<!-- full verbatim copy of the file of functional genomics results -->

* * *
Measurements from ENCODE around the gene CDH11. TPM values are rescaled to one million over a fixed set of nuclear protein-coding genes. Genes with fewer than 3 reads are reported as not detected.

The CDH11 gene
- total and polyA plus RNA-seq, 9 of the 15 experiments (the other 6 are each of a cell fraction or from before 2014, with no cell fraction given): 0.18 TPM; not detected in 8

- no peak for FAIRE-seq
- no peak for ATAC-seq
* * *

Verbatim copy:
Measurements from ENCODE around the gene CDH11. TPM values are rescaled to one million over a fixed set of nuclear protein-coding genes. Genes with fewer than 3 reads are reported as not detected.

The CDH11 gene
- total and polyA plus RNA-seq, 9 of the 15 experiments (the other 6 are each of a cell fraction or from before 2014, with no cell fraction given): 0.18 TPM; not detected in 8

- no peak for FAIRE-seq
- no peak for ATAC-seq